Up and down Britain they are tossing and frying crisp vegetables and bits of meat in woks. If a Food Network UK survey is to be believed, one-fifth of the population guzzles Chinese stir-fry at least once a week. That mythical chicken tikka masala concoction never did exist much outside the imagination of politicians with subcontinental constituencies.
Food being inspired by finance, the preference for Chinese stir-fry has political and economic implications that highlight British pragmatism. The £500-million investment by the China Investment Corporation (CIC), a $410-billion sovereign wealth fund, in Thames Water that provides sewerage services to 14 million Londoners and water to 8.8 million is hailed as a diplomatic triumph. Many countries would not dream of allowing foreigners a role in such a vital sector, but George Osborne, Britain’s Chancellor of the Exchequer, sees it as a “vote of confidence in Britain as a place to do business”. He means China, not India, when he says Britain must be “the home of Asian investment into Europe.”
Tapping into the world’s second-largest and fastest-growing economy didn’t begin with David Cameron’s government. The first major Chinese investment was the 1997 acquisition of MG Rover by the state-owned Nanjing Automobiles. Twelve years later the CIC paid £880 million to become the largest shareholder in the Canary Wharf development in London’s East End. Last September’s Anglo-Chinese MoU on infrastructure was followed by the Thames Water deal that encourages hopes of Chinese participation in the £32.7 billion high-speed London-Birmingham railway.
Osborne, who wants the renminbi to be traded first in London, received a warm response from the CIC Chairman, Lou Jiwei, who speaks of a “win-win” situation with Chinese funds revitalising the West’s infrastructure. China’s foreign currency reserves for investment have more than quadrupled to $3,202 billion in six years, with the Chinese moving on from snapping up US Treasury bonds to acquiring iron ore, gold and platinum deposits. They are now eyeing European physical assets.
There’s a message in these transactions for the European Union that snubbed Britain over the euro. Osborne is reminding Europe that London has always been a global hub of foreign exchange trading, far outstripping the US and Switzerland, the nearest European rival. The currency trading forum that Britain and Hong Kong are launching is expected to benefit from the City of London’s financial expertise, time zone advantages and historic links with the former colony.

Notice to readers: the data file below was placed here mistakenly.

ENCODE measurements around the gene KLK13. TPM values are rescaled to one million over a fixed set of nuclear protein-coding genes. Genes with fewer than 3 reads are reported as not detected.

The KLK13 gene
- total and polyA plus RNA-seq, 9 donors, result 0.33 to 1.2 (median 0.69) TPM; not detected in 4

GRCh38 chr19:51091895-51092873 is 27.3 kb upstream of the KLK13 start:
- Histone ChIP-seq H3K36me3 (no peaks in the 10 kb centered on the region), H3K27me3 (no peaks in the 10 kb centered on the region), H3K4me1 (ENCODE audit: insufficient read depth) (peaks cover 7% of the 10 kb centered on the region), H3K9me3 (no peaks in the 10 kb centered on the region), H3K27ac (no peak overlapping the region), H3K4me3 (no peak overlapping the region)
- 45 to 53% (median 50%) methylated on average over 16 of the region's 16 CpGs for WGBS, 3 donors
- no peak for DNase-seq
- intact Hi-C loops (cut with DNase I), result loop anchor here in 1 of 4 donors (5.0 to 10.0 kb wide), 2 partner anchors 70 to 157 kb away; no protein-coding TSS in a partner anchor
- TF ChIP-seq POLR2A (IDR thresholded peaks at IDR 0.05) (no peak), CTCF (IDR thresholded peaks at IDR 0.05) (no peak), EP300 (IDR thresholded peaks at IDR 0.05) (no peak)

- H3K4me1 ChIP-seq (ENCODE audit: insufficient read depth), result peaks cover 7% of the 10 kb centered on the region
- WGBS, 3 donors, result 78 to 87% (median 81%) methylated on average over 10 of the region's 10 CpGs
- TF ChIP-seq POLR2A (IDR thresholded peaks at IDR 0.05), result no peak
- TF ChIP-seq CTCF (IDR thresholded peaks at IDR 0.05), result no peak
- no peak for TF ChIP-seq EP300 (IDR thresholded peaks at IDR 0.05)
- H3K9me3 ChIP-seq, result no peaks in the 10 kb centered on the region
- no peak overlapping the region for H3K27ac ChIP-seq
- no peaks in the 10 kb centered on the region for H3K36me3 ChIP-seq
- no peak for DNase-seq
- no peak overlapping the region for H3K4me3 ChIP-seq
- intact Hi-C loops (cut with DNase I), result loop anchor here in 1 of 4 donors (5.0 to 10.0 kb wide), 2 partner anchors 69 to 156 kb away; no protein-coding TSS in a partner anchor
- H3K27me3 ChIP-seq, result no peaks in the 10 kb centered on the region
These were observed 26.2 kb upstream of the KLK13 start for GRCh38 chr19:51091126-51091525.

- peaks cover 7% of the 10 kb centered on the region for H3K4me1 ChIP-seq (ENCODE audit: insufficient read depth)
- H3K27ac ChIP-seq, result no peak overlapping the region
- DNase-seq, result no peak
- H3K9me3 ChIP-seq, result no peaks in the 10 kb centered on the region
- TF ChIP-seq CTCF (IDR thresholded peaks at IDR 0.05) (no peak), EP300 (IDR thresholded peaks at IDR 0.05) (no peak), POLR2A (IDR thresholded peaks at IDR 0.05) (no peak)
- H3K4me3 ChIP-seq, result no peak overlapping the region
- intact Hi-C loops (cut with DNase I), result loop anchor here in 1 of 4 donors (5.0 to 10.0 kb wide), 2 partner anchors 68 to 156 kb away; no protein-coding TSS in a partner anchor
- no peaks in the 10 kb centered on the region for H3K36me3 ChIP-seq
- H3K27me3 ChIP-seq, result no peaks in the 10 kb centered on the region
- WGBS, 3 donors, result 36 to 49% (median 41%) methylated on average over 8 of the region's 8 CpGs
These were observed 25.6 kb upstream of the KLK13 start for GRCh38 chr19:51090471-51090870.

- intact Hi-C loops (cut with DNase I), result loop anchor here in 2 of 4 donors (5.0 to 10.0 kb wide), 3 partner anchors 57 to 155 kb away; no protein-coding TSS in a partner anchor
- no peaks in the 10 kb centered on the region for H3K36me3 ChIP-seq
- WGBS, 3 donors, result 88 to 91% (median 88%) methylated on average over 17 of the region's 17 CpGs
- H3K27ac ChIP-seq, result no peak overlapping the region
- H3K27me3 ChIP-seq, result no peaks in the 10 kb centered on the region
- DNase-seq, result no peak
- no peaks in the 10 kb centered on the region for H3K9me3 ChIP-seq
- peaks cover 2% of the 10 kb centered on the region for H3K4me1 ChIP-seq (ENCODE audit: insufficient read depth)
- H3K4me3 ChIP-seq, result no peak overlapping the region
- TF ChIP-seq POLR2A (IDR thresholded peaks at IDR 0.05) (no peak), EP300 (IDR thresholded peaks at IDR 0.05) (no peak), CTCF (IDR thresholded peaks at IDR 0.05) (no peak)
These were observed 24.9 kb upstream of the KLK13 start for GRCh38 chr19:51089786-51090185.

This is sheer chutzpah, purging history of all that is unfavourable to the present. In claiming Sinic links for two British banks, Standard Chartered and HSBC, British commentators overlook that these links were primarily in the hated opium trade that led to two disgraceful wars. In the course of the second, Lord Elgin burned down the Summer Palace in Beijing while allowing his troops to loot its priceless contents. Even otherwise, Britain’s disdain for Manchu protocol, insistence on extra-territorial rights in Shanghai and bullying over Tibet hardly left happy memories. Sikhs are still seen as reminders of the police force that executed the colonial will.
Prince Philip’s comment to British students about becoming “slitty-eyed” if they remained too long in China and Prince Charles’s reported remark about Chinese take-aways harked back to that psychology. But being themselves hard-headed and unsentimental, the Chinese won’t allow these memories to impinge on the profit motive. Conscious, for instance, that the Industrial and Commercial Bank of China is the world’s largest bank, they would like Standard Chartered and HSBC relocate their headquarters to Hong Kong.
They must have noted with amusement that the current upgrading process of Heathrow airport’s five terminals is being compared unfavourably with the 2 billion pound terminal – bigger than all the five combined – Beijing built for its own Olympics. British interest in China’s new malls (an 893 per cent increase in shopping centres being promised by 2015), foodies, taste in wine and obsession with the iPhone must be immensely satisfying. London yearns for more Chinese tourists and shoppers.
No foreign policy can afford to remain mired in pride and prejudice. But actually, and despite all those jokes about the Chinese, some not even printable, the British always played it safe. When an unknown Chinese in pigtail, pillbox hat and mandarin robe turned up at Westminster Abbey for Queen Victoria’s coronation, they seated him between an earl and an archbishop just in case the Son of Heaven had sent an envoy. The man was a curiosity-driven boatman from a junk moored in the Thames but his hosts couldn’t be accused of not investing in the future.